Toussie, convicted of making false statements to the Housing and Urban Development Department and of mail fraud, was among 19 people pardoned Tuesday.
But after learning in news reports that Toussie's father had donated tens of thousands of dollars to the Republican Party a few months ago, as well as other information, the White House issued an extraordinary statement Wednesday saying the president was reversing his decision on Toussie's case.
White House press secretary Dana Perino said the decision to revoke the pardon
- a step unheard of in recent memory - was "based on information that has subsequently come to light," including the extent and nature of Toussie's prior criminal offenses. She also said neither the White House counsel's office nor the president had been aware of a political contribution by Toussie's father that "might create an appearance of impropriety."
"Given that, this was the prudent thing to do," she said.
The new information came to the White House's attention from news reports, Perino said.
A story in the New York Daily News said Toussie's father, Robert, donated $28,500 to the national Republican Party in April
- just months before Toussie's pardon petition.
The counsel's office generally doesn't include vetting of political contributions in its reviews on such matters, as that would be "highly inappropriate on many levels," she said. The White House decision on Toussie had come without a recommendation from the pardon attorney, Ronald L. Rodgers, as Toussie's request for a pardon came less than five years after completion of his sentence, so that eliminated another step in the review process.
The Daily News story on Wednesday, and others in Newsday and on blogs, shed light on Toussie's record. He pleaded guilty for lying to HUD and mail fraud, admitting that he falsified finances of prospective homebuyers seeking HUD mortgages. He was sentenced to five months in prison and five months' house arrest, a $10,000 fine and no restitution, the Daily News reported.
In another case, Toussie pleaded guilty to having a friend send his local county a letter that falsely inflated property values.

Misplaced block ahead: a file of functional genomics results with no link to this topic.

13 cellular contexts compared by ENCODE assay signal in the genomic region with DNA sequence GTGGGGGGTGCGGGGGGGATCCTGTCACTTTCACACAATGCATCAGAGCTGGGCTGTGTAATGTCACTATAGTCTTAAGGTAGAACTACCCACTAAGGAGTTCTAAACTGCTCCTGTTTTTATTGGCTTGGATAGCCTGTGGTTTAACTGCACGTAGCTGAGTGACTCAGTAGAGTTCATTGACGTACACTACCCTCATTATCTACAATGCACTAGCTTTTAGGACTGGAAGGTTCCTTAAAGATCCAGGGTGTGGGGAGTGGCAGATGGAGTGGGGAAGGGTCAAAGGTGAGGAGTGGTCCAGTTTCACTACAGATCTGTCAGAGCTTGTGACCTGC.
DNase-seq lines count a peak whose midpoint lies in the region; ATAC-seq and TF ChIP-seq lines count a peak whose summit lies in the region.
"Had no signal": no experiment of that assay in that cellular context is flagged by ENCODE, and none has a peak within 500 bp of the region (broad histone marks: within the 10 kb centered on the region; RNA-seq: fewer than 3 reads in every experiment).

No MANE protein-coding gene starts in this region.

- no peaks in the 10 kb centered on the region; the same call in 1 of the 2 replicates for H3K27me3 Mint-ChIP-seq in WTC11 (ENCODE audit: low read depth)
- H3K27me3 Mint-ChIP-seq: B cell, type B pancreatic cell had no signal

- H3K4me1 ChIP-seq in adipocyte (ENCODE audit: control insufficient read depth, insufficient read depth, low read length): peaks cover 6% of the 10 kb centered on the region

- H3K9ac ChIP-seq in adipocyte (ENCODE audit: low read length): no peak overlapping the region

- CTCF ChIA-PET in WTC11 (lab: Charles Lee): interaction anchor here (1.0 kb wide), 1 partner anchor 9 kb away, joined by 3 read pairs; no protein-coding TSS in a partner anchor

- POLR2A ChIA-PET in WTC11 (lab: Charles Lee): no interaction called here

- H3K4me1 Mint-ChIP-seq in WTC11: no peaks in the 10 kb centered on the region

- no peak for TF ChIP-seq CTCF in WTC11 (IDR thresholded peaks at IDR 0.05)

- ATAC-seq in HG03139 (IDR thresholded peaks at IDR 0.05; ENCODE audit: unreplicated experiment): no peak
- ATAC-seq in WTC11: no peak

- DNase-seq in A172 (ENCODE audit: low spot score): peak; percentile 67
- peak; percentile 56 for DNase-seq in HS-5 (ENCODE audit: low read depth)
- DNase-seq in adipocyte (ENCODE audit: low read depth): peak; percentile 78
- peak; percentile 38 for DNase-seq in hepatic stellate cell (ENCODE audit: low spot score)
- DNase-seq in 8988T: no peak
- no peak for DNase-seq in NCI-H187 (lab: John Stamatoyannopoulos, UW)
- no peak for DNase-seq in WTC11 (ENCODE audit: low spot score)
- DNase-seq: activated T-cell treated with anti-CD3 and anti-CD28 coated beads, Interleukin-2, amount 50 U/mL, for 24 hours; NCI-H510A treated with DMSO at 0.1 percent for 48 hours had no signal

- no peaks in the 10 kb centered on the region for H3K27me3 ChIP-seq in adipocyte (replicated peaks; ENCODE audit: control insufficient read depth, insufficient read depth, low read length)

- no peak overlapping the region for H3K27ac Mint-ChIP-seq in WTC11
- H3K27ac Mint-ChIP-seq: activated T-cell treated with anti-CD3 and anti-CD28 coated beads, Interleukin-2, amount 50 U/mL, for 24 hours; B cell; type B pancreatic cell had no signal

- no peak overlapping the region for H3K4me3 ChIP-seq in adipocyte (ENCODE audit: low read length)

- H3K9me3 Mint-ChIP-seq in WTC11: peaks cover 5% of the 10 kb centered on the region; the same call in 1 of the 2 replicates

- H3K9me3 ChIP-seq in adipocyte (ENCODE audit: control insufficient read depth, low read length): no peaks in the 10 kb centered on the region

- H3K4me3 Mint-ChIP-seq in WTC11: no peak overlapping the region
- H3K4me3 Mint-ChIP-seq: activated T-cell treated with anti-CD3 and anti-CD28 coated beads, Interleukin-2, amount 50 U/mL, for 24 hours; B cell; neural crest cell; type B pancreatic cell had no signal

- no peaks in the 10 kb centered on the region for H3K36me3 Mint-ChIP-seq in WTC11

The Daily News located a lawyer representing hundreds of ex-customers who have sued Toussie in federal court, accusing him of luring poor, minority homebuyers into buying overpriced homes with mortgages that had hidden costs.
The attorney, Peter E. Seidman, said Wednesday that news of the pardon was "gut-wrenching for his clients" and left him "baffled."
"I am glad somebody at the White House woke up," he said in an interview.
Maxine D. Wilson, 42, bought one of Toussie's homes on Long Island in 1996. She later sued Toussie, claiming the house started to fall apart after she moved in in 1997. She said she was shocked when she learned Bush was going to pardon Toussie.
"I was angry at how money, power and influence seemed to trump justice," she said. But on Wednesday, she said she felt "somebody paid attention. Somebody stepped back and made us feel equal."
The Justice Department advises the president on who qualifies for pardons. Only people who have waited five years after their conviction or release from prison can apply for a pardon under the department's guidelines. Criminals are required to begin serving time, or otherwise exhaust any appeals, before they can be considered for sentence commutation.
But the president can forgive people outside that process if he chooses. Under the Constitution, the president's power to issue pardons is absolute and cannot be overruled
- meaning he can forgive anyone he wants, at any time.